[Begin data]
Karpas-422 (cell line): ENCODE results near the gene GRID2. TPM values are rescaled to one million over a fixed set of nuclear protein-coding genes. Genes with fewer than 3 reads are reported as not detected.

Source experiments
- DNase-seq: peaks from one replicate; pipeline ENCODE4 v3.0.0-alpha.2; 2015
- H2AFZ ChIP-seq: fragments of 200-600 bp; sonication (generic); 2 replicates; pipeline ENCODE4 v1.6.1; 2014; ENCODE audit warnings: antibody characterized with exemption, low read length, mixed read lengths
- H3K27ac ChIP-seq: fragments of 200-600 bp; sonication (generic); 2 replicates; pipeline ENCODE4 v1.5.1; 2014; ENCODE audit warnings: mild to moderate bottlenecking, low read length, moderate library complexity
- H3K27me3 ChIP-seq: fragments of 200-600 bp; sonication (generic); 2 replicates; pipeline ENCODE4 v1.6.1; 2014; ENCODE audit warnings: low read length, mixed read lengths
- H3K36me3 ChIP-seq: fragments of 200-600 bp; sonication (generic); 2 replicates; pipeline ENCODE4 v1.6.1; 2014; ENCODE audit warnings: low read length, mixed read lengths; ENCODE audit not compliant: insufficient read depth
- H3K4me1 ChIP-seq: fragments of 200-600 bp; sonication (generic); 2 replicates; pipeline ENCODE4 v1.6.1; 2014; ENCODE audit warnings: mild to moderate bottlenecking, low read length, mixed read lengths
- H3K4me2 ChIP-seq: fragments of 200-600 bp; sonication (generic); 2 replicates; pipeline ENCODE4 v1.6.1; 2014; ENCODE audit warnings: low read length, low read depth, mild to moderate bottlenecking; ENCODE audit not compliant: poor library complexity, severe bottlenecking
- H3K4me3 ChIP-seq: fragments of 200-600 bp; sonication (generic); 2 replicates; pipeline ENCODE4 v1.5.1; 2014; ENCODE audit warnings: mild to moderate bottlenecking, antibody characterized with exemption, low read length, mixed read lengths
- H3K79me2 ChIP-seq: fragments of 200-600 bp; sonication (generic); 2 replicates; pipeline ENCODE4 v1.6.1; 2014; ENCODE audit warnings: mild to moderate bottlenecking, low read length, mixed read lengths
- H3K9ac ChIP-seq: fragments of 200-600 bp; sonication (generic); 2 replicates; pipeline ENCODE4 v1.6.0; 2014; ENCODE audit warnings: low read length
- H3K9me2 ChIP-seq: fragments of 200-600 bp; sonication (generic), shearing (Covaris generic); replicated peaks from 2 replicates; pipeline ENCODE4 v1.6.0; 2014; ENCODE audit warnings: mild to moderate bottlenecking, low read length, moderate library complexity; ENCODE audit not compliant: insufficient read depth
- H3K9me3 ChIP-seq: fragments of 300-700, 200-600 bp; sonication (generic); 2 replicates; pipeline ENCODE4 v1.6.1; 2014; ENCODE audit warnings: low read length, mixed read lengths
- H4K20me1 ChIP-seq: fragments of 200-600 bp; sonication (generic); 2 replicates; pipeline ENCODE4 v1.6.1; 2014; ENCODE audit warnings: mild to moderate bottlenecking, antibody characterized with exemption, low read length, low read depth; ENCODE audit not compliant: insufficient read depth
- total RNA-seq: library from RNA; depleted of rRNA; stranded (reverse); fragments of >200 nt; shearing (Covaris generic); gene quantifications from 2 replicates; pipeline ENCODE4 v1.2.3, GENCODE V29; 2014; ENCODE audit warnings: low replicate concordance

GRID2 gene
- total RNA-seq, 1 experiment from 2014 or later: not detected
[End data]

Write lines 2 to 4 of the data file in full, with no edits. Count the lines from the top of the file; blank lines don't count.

Source experiments
- DNase-seq: peaks from one replicate; pipeline ENCODE4 v3.0.0-alpha.2; 2015
- H2AFZ ChIP-seq: fragments of 200-600 bp; sonication (generic); 2 replicates; pipeline ENCODE4 v1.6.1; 2014; ENCODE audit warnings: antibody characterized with exemption, low read length, mixed read lengths